It drives me crazy when everything is labeled ‘dry clean only’. For wool and fine fabrics, ok. But synthetic tops labeled d.c.o.? Please. Am I correct in thinking this is butt-covering on the part of the manufacturer, and it’s safe to hand-wash these, and lay them flat to dry? This is what I usually do, and haven’t ruined anything yet, but they are huge pain to iron. This is why I hugely favor thin sweaters under jackets.
Agreed. When purchasing a piece of clothing, we often factor dry cleaning into the mix — that $50 dress at Filene’s starts to look a lot less reasonable when you think of the dry cleaning costs associated with it. First, there is a difference between “dry clean” and “dry clean only” tags — the ones that say “dry clean” CAN be washed in Woolite or by hand; it’s the “dry clean only” tag you’re supposed to pay attention to at your own risk. So what should you risk? Personally, we’ve always followed the dry cleaning instructions for our suits, jackets, and nice dresses — as well as for any other piece of clothing that we seriously love. For everything else (which is most stuff), we have a “first year” policy: for the first year we own a piece of clothing, we follow the instructions on the tag. After that, we give it a whirl with Woolite. Thus far, this policy has only netted us one shrunken going-out top (made of a synthetic material like polyester), but lots and lots of clean cashmere an wool sweaters, and even some trousers that have come out just as nice with Woolite.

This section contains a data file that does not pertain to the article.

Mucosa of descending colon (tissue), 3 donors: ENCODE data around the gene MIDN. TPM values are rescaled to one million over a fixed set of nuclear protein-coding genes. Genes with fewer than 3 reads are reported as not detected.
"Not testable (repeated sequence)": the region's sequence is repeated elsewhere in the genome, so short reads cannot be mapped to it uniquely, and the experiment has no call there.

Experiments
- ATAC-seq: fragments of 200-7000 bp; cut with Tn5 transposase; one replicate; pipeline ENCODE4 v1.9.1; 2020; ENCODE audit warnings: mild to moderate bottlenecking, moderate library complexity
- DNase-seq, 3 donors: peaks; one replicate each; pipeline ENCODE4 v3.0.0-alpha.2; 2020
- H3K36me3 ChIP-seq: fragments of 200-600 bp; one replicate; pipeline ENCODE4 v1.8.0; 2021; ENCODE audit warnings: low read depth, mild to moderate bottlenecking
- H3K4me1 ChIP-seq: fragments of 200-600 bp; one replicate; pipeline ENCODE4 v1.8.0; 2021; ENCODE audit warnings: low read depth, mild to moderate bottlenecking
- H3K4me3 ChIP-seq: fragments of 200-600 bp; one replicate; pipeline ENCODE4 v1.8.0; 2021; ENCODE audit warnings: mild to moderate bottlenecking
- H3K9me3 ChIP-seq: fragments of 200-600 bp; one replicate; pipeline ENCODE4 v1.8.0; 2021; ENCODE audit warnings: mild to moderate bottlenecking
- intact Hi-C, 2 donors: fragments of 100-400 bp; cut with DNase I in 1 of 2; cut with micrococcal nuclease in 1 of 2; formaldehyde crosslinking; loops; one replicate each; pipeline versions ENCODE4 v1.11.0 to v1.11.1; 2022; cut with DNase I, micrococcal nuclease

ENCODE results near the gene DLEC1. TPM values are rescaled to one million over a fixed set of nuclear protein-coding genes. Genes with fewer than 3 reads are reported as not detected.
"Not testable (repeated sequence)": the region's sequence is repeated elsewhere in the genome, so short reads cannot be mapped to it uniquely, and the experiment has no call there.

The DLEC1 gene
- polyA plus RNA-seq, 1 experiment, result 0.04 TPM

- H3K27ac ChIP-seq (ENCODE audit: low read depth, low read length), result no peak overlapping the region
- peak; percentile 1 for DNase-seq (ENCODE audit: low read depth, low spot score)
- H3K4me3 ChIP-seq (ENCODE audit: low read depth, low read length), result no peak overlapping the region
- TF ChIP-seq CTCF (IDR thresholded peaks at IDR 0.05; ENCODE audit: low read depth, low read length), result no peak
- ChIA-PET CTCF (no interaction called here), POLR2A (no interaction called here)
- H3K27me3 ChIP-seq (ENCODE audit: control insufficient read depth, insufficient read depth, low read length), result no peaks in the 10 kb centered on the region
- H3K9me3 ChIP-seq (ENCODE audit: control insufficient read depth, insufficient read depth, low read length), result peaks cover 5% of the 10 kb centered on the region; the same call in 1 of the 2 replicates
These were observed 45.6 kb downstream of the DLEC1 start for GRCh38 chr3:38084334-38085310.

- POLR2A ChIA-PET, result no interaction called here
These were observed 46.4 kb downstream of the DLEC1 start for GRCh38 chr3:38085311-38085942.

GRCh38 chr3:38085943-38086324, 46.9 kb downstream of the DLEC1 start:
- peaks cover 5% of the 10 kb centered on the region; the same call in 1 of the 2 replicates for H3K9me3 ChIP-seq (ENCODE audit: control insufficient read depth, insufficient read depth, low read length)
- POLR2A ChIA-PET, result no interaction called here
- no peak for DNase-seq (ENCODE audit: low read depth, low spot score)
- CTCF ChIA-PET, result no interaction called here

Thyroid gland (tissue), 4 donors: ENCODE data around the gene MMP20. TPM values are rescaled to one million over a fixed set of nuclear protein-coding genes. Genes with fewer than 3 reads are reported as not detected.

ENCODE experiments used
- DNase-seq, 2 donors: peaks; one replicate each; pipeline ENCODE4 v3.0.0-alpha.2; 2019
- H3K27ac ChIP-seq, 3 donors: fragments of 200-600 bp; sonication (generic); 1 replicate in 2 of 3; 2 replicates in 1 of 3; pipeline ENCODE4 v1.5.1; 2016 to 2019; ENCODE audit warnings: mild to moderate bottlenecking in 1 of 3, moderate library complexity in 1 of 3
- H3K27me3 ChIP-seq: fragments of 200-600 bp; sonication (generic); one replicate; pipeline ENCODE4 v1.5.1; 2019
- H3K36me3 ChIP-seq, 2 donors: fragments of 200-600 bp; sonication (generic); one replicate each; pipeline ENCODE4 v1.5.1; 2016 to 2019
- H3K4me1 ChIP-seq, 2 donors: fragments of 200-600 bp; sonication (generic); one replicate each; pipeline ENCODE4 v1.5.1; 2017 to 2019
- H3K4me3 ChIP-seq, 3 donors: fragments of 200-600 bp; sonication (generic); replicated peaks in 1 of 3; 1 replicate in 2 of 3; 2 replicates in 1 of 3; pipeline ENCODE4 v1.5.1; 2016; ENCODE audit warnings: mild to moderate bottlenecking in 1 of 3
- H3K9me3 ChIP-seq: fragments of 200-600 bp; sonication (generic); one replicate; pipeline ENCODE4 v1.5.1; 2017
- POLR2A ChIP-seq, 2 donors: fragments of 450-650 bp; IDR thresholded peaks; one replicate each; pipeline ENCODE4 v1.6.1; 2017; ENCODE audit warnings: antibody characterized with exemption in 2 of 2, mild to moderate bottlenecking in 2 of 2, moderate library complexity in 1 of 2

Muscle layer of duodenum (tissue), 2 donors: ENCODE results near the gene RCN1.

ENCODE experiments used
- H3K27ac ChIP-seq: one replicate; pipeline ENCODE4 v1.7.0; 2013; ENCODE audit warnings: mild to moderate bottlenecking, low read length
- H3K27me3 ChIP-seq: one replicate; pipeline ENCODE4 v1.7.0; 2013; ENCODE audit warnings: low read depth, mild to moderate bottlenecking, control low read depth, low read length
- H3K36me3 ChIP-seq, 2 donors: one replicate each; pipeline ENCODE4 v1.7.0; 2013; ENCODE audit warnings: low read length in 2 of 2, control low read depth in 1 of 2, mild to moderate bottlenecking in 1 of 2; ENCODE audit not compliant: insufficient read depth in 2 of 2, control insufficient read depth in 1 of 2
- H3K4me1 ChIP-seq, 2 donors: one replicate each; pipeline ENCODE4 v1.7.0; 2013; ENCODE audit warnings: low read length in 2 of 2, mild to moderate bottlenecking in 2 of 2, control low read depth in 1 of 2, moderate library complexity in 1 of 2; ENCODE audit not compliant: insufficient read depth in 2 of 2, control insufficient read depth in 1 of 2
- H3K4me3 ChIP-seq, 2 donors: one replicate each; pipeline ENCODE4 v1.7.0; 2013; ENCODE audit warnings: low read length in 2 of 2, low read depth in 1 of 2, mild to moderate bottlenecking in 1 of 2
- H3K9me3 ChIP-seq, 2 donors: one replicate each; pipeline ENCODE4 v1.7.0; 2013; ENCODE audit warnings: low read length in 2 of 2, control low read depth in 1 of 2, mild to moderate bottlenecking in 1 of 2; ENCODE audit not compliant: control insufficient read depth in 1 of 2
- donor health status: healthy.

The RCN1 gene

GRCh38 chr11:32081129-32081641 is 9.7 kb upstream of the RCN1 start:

We’ve experimented with Dryel, as well as hand washing, but mostly without success — Dryel didn’t seem to get the clothes as clean (although, let’s face it, sometimes a suit passes the point of no return and just won’t smell clean), and hand washing just was a huge, drippy mess and made us feel like the clothes were being pulled farther out of shape by either a) being rolled in a towel to dry them, or b) being hung up while still so wet. Readers, what has your experience been?